Abinadom sees no need to write much, as the official record is kept with the kings, and Abinadom is not privy to any revelations. As a man of war, he appears to have concentrated on physical survival rather than spiritual survival. The only thing we might glean from his account is that he has a sure knowledge of the existence of the other set of plates, and he knows that they are being maintained. Since those plates are following the reigns of the kings, and the isolation of Jacob's lineage is complete by this time, we must presume that the recording of the history of the people was common knowledge. This would indicate that those plates were somehow referenced publicly, either by reading them or by mentioning the things that are written.
While it appears that the Nephites were a generally literate people from later indications, it would still be consonant with the sacred nature of texts that there be some type of understanding, and perhaps veneration, of the textual history that was being kept. We must remember also that the Lamanites sought to destroy the records, and we may presume that they also knew of them. If the Lamanites know of the records, it comes either from tradition, or the information exchanged during the trading expeditions.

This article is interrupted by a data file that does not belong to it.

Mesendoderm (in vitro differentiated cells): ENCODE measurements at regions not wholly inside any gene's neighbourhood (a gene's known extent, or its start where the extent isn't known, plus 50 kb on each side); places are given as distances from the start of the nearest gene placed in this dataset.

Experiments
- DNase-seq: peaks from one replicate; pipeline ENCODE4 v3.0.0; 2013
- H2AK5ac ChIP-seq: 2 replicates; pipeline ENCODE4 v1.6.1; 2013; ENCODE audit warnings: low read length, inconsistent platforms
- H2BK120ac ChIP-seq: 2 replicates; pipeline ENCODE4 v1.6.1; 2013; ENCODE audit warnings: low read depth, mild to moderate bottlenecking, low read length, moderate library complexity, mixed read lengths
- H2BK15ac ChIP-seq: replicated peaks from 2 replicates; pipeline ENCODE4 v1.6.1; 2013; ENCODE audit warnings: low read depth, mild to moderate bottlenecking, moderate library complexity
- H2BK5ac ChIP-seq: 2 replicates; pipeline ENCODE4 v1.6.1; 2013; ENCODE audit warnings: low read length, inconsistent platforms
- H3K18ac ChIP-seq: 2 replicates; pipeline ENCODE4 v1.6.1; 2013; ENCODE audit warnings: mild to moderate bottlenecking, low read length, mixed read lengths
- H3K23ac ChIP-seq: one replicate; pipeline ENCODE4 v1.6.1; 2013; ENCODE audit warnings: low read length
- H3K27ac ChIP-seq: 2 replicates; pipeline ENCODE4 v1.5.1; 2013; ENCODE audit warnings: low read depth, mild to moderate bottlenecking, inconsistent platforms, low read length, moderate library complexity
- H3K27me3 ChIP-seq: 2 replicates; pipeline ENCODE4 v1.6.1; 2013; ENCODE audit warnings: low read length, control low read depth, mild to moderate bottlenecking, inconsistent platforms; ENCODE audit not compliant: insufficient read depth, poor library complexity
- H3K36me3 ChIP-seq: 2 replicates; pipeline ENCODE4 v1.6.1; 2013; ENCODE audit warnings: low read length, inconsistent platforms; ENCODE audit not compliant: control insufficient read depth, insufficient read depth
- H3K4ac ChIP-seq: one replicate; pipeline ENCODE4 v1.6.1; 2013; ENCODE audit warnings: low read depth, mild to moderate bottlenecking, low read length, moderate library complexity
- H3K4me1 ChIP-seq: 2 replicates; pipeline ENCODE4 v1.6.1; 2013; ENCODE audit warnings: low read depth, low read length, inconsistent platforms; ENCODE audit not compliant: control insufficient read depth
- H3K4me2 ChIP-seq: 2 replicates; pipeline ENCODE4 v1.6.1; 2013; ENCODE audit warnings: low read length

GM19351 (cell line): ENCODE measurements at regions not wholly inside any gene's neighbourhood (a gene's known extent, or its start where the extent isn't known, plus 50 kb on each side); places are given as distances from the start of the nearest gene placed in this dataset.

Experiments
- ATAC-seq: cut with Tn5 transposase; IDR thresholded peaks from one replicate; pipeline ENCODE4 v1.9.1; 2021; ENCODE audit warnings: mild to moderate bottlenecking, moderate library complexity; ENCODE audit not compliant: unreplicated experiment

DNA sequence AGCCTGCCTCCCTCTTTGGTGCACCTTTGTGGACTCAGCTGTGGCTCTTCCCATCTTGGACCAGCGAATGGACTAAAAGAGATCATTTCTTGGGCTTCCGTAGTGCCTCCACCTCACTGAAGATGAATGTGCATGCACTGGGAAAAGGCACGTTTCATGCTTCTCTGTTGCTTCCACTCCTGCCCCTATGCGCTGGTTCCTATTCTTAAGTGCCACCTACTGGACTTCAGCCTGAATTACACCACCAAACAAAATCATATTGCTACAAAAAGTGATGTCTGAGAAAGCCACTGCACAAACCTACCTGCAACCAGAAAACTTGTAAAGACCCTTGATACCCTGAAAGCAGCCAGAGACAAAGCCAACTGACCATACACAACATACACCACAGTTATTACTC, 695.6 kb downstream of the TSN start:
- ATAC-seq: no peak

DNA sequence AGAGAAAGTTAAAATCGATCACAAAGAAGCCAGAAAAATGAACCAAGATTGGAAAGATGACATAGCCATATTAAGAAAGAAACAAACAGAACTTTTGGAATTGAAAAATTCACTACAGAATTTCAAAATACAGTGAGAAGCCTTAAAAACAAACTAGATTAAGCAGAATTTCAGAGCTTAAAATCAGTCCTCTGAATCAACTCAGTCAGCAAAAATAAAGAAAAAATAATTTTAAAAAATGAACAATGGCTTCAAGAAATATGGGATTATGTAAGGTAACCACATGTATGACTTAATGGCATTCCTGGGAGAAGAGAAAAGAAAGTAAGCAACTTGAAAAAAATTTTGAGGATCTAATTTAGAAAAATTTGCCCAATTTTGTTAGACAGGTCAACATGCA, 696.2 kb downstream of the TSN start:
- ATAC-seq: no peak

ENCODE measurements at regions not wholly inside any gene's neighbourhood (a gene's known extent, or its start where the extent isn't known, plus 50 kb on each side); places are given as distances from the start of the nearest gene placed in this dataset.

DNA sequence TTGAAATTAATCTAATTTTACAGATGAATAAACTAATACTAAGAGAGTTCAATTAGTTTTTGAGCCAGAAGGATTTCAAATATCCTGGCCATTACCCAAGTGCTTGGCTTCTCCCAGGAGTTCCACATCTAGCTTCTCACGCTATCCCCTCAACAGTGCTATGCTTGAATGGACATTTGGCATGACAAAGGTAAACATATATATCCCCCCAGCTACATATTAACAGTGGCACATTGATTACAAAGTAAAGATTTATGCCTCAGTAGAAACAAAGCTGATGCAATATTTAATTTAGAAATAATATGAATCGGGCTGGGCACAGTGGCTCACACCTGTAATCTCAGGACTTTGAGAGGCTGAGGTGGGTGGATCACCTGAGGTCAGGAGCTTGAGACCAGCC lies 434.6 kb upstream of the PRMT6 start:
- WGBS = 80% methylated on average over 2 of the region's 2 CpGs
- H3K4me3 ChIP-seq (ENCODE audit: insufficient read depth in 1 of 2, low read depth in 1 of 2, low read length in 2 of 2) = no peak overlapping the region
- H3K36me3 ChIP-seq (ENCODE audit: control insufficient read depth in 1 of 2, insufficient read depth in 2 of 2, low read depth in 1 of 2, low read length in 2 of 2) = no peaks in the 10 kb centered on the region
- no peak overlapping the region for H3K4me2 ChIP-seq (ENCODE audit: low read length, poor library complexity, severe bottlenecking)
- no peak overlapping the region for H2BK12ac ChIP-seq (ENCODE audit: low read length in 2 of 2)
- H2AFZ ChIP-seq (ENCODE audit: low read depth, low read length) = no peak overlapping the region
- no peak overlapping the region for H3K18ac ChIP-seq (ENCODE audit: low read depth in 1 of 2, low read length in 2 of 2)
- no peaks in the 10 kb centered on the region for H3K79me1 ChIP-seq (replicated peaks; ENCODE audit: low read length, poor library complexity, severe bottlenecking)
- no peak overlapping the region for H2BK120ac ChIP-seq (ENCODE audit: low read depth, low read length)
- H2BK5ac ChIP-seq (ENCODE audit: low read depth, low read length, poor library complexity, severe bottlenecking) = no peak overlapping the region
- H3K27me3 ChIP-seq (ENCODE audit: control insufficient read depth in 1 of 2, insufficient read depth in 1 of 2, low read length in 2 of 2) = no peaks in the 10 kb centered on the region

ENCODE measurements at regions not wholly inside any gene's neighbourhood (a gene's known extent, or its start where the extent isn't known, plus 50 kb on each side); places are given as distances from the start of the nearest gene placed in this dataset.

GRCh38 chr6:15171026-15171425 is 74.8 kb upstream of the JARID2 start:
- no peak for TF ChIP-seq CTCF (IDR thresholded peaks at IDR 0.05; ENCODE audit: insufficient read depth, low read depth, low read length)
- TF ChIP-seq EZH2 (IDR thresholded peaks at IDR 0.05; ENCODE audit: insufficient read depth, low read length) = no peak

Chronological: Abinadom does not specifically mention passing the plates to his son, and yet his son does have them. When his son Amaleki begins writing, Amaleki is in Zarahemla. It would be very difficult to conceive that Abinadom would have nothing to write had he been on the journey from Nephi to Zarahemla. Since that occurs only in Amaleki's writings, we must assume that Abinadom lived out his days in Zarahemla.
Perhaps this "oversight" in delivering the plates to a named successor is not necessarily an oversight, but a recognition of the fact that Amaleki was very young at the time, and could not receive them directly from his father.